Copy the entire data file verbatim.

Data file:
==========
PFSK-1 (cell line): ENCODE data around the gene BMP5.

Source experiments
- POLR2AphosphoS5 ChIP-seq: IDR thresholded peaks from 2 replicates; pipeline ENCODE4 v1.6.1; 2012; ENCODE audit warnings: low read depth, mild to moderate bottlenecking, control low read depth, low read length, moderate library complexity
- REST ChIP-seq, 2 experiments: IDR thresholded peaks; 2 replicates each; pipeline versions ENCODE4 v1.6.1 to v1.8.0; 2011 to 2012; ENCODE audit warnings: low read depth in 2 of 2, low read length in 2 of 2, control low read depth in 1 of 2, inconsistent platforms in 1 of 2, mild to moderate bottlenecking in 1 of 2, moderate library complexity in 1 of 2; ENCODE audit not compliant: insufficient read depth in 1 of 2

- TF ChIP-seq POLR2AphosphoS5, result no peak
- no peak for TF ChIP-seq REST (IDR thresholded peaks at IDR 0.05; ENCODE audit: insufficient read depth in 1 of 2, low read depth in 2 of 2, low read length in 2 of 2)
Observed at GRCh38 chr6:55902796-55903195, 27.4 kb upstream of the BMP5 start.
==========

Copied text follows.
PFSK-1 (cell line): ENCODE data around the gene BMP5.

Source experiments
- POLR2AphosphoS5 ChIP-seq: IDR thresholded peaks from 2 replicates; pipeline ENCODE4 v1.6.1; 2012; ENCODE audit warnings: low read depth, mild to moderate bottlenecking, control low read depth, low read length, moderate library complexity
- REST ChIP-seq, 2 experiments: IDR thresholded peaks; 2 replicates each; pipeline versions ENCODE4 v1.6.1 to v1.8.0; 2011 to 2012; ENCODE audit warnings: low read depth in 2 of 2, low read length in 2 of 2, control low read depth in 1 of 2, inconsistent platforms in 1 of 2, mild to moderate bottlenecking in 1 of 2, moderate library complexity in 1 of 2; ENCODE audit not compliant: insufficient read depth in 1 of 2

- TF ChIP-seq POLR2AphosphoS5, result no peak
- no peak for TF ChIP-seq REST (IDR thresholded peaks at IDR 0.05; ENCODE audit: insufficient read depth in 1 of 2, low read depth in 2 of 2, low read length in 2 of 2)
Observed at GRCh38 chr6:55902796-55903195, 27.4 kb upstream of the BMP5 start.